Mandibles triangular, as broad as long, stout with 10 subconical teeth, the third and fourth ones broader than the others; apical tooth directed outwards and slightly distant from subapical one; external margins of mandibles strongly convex at basal portion and straight to nearly concave towards apex. Head rounded in shape. Ocelli placed almost laterally in the median elevation of occipital border, central ocellus preceded by deep cleft. A deep groove is present along posterior border of clypeus at space between eyes. Central disc of the clypeus raised and forming distinct circular area, lateral portions somewhat lower, anterior margin straight to slightly concave. Eyes very large. Antennal scrobes shallow and limited posteriorly by high nucal carina.

In dorsal view, prescutum nearly as broad as long; notauli shallowly impressed; antero-median portion of prescutum with a smooth and shining triangular area; parapsidial furrows extending beyond prescutum mid-length; parapsides broad and relatively deep; prescutellum visible medially in dorsal view; lateral wings of prescutellum subtriangular, with acute and well developed postero-lateral hook; scutoscutellar groove broad and deep with 2-4 transversal rugae; scutellum twice as broad as long and divided by longitudinal groove medially. Propodeum bluntly angulated in side view, not bearing teeth or lamellae.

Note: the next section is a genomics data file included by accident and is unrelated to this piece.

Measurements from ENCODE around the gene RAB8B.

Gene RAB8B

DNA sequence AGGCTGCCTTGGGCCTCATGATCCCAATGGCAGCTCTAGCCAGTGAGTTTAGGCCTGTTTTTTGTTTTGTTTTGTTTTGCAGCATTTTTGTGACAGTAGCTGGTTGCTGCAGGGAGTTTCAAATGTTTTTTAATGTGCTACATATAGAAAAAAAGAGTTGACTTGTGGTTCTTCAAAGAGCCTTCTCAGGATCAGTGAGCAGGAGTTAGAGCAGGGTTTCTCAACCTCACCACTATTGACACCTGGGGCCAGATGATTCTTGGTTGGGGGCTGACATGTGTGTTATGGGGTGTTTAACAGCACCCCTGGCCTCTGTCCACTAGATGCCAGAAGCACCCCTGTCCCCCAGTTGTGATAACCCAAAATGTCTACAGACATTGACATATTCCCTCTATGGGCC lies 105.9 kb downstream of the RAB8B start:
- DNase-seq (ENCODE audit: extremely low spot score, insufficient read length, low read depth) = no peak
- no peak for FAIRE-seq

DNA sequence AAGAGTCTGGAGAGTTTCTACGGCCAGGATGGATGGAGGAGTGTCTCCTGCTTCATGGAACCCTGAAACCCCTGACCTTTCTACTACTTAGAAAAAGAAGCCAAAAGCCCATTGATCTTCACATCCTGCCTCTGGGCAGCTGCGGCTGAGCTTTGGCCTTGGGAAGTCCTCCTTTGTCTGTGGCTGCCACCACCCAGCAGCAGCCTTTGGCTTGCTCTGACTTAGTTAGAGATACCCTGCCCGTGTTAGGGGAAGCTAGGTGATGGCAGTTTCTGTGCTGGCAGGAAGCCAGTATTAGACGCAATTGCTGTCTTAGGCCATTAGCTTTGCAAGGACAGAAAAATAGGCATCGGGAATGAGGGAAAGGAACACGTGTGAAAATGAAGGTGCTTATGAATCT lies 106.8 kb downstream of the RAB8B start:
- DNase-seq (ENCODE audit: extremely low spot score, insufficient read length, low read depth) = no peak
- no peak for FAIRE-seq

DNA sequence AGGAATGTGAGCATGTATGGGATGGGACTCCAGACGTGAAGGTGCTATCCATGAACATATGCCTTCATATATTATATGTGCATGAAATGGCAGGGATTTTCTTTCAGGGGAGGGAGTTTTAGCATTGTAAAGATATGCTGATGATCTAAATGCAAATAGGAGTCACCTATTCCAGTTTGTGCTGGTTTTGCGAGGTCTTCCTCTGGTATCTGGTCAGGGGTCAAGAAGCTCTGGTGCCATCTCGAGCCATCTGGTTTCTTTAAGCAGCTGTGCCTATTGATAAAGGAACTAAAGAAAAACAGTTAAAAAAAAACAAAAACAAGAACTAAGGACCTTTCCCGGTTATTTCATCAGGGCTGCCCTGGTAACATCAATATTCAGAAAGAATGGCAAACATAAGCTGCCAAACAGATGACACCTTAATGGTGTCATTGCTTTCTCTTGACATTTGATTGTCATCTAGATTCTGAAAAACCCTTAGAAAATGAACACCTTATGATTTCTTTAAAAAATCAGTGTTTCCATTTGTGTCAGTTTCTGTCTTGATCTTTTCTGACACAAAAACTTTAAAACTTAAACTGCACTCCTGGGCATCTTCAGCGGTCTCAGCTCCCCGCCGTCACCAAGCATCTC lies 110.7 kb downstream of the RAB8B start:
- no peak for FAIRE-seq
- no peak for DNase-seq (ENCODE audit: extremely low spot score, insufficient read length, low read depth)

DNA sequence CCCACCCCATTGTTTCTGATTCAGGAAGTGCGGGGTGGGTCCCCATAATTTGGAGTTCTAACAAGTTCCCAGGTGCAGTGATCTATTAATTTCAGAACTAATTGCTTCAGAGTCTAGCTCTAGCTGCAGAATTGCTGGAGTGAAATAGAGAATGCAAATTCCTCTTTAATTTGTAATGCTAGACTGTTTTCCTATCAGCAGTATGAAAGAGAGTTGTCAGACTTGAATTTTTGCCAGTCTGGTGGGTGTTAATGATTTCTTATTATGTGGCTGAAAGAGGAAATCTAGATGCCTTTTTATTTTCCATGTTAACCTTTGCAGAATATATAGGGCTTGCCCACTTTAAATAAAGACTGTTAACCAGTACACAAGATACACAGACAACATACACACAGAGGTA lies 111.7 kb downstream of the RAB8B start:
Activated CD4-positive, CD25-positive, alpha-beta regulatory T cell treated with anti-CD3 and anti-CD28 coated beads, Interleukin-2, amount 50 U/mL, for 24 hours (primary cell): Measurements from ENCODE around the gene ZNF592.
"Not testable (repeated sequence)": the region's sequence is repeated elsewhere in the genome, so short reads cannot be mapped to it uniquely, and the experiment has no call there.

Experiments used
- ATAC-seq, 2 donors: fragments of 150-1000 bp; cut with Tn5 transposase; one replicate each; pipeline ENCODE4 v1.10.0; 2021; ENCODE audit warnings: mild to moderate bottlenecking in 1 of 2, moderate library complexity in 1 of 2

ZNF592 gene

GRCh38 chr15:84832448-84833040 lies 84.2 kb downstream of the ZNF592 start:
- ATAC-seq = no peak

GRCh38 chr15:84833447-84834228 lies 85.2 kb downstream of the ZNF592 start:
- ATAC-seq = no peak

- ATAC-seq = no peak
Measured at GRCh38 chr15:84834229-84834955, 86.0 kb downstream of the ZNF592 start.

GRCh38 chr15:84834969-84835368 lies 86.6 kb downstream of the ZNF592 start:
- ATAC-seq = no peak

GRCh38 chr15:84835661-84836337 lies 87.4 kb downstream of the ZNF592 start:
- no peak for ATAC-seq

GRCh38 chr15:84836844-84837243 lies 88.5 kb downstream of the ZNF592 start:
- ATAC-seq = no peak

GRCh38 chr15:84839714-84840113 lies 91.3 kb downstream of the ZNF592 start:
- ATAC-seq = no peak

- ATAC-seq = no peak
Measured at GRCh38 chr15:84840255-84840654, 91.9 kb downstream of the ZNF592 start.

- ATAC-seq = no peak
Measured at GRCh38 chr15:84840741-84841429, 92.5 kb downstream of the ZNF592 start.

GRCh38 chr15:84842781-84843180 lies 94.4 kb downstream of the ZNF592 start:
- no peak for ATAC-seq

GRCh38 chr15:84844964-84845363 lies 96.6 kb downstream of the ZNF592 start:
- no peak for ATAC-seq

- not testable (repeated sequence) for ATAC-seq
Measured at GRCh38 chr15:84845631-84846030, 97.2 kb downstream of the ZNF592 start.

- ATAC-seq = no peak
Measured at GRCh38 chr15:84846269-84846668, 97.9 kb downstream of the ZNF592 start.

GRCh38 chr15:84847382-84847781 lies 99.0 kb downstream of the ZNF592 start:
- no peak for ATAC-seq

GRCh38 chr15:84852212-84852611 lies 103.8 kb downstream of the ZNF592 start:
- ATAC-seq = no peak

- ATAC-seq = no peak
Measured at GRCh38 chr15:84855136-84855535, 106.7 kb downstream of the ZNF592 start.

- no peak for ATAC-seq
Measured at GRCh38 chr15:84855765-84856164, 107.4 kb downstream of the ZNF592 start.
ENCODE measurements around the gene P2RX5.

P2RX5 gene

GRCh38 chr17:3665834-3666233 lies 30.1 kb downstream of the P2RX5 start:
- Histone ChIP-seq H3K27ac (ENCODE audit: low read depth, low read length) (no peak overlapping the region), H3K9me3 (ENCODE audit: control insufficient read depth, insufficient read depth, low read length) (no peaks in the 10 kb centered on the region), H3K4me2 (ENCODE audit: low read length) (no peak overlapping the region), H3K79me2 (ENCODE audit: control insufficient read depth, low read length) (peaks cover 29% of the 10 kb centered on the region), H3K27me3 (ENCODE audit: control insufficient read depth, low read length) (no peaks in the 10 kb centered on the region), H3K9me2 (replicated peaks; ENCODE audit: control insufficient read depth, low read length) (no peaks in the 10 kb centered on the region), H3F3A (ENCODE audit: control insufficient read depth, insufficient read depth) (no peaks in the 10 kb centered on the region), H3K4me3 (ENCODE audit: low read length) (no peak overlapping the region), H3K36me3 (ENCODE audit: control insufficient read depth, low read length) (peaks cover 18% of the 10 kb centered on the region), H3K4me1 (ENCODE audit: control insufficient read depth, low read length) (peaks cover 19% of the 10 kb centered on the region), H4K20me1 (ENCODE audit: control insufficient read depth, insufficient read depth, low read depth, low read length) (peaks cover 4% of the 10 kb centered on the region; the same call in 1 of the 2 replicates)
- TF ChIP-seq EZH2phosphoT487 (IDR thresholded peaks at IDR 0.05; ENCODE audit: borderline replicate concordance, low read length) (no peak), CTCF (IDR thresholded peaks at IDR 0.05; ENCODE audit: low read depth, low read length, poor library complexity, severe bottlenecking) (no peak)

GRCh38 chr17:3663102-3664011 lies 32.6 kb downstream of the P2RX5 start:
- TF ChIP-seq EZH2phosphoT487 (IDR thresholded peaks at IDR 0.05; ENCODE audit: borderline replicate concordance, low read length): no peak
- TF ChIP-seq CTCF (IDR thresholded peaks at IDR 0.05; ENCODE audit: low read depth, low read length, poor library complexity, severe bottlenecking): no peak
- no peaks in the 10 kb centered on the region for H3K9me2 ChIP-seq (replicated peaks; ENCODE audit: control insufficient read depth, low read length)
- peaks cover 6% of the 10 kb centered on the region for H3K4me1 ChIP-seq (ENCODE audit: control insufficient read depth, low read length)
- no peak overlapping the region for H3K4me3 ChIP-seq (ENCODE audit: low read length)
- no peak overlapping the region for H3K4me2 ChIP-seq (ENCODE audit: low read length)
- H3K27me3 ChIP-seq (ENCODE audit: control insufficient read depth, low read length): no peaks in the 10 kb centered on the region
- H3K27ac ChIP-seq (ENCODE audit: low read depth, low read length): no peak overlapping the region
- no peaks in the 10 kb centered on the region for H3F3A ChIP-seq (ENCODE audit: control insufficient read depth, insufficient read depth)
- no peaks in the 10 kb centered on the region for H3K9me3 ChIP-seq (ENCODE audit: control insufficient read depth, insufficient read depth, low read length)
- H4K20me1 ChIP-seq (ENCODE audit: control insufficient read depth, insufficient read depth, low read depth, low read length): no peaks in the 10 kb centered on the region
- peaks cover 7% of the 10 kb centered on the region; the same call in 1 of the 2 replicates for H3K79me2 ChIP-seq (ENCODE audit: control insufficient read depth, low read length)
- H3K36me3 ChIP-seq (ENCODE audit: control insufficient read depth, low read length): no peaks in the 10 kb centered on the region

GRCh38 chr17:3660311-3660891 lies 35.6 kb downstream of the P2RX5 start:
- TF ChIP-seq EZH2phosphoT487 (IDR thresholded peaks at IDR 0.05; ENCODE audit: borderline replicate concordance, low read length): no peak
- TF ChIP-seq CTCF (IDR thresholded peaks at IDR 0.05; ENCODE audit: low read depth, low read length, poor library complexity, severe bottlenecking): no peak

In lateral view, petiolar node subrectangular with rounded angles; in dorsal view node is rounded; subpetiolar spines varying from present and small to virtually absent. Postpetiole subtrapezoidal with posterior border convex and broader than anterior one. Gaster long and oval.

Comments

The aberrant mandible and depressed anepisternum of Basiceros scambognathus separate this species from the related Basiceros singularis. Originally, B. singularis was described by Smith (1860) based on a worker and a gyne. However, the gyne is a typical B. scambognathus, while the worker seems to be unrelated as judging from the figures (the type specimens are lost). This situation was only solved with the description of the genus Creightonidris by Brown in 1949, when he provided further details.